Mars continues to fade a little bit each night now that Earth has overtaken it and is pulling away. However, it fades out gradually; Mars remains brighter than the stars around it in February 2021. And Mars is high in the southwest–well placed for observing right as night falls.
Jupiter and Saturn emerge slowly from the Sun’s glare into the morning sky late this month.
Venus gets lost in the Sun’s glare this month and is hard to see.
Taurus, the Bull is high in the south. Look for the Pleiades star cluster above reddish Aldebaran. Dazzling Orion, the Hunter takes center stage on winter evenings. Surrounding Orion are the brilliant stars of winter. Orion’s belt points down to Sirius, the Dog Star, which outshines all other stars we ever see at night. The Little Dog Star, Procyon, rises with Sirius and is level with Orion’s shoulder as they swing towards the south. To the upper left of Orion’s shoulder is Gemini, the Twins.
Under Sirius and low to the southern horizon this month is a star that most Americans never get to see—Canopus. Representing the bottom (keel) of the legendary ship Argo, Canopus is the second brightest star ever visible at night. Thus, it is clearly noticeable along the southern horizon on February and March evenings. However, you must be south of 37 degrees north to see Canopus rise. (This is the line that divides Utah, Colorado, and Kansas from Arizona, New Mexico, and Oklahoma.)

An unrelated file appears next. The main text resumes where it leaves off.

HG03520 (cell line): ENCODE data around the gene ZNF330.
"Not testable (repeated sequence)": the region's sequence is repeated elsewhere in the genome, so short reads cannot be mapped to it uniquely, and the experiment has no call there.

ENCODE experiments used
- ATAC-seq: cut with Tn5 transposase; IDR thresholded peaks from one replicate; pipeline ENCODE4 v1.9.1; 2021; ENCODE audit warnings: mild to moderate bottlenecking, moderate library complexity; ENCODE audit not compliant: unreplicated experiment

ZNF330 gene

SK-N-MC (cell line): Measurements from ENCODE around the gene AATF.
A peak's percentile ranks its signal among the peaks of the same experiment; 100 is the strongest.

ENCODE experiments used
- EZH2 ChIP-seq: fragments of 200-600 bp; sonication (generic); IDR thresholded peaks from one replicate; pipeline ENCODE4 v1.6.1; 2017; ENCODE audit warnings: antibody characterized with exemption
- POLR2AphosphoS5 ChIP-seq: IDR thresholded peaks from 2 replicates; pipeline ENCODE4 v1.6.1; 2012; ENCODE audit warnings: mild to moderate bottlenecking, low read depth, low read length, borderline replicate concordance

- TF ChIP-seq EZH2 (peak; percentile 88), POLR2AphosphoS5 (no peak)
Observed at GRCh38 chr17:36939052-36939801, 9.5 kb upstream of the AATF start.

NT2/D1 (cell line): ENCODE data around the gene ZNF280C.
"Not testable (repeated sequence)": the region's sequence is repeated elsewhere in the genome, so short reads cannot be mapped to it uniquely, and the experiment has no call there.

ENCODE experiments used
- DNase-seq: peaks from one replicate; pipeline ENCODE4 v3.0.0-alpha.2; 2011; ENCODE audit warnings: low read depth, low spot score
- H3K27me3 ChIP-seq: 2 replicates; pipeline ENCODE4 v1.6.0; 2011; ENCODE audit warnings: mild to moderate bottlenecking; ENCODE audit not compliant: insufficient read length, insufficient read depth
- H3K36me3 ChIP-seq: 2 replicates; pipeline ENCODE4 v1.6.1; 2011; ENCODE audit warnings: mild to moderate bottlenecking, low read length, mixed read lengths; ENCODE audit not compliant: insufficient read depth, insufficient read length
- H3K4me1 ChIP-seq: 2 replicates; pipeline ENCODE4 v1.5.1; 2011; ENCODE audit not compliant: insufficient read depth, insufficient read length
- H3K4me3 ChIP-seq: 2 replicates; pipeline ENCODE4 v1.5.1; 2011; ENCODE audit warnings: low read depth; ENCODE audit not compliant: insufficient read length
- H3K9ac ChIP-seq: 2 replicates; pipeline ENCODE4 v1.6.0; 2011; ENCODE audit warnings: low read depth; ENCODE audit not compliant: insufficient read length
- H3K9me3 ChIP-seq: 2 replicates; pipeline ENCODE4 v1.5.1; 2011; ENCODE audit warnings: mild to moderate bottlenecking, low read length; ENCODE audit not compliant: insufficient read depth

Moon Phases in February 2021:
Last Quarter Feb. 4, 11:37 a.m.
New Feb. 11, 1:06 p.m.
1st Quarter Feb. 19, 12:47 p.m.
Full Feb. 27, 2:17 a.m.
The New Moon of February 11 is the second New Moon after the winter solstice. Therefore, it marks Chinese New Year. The Year of the Rat ends and the Year of the Ox begins.
Our George Observatory remains closed. We are preparing ways to operate safely in light of COVID-19 and making the last renovation to our newest exhibits, and plan to open as of March 15, 2021!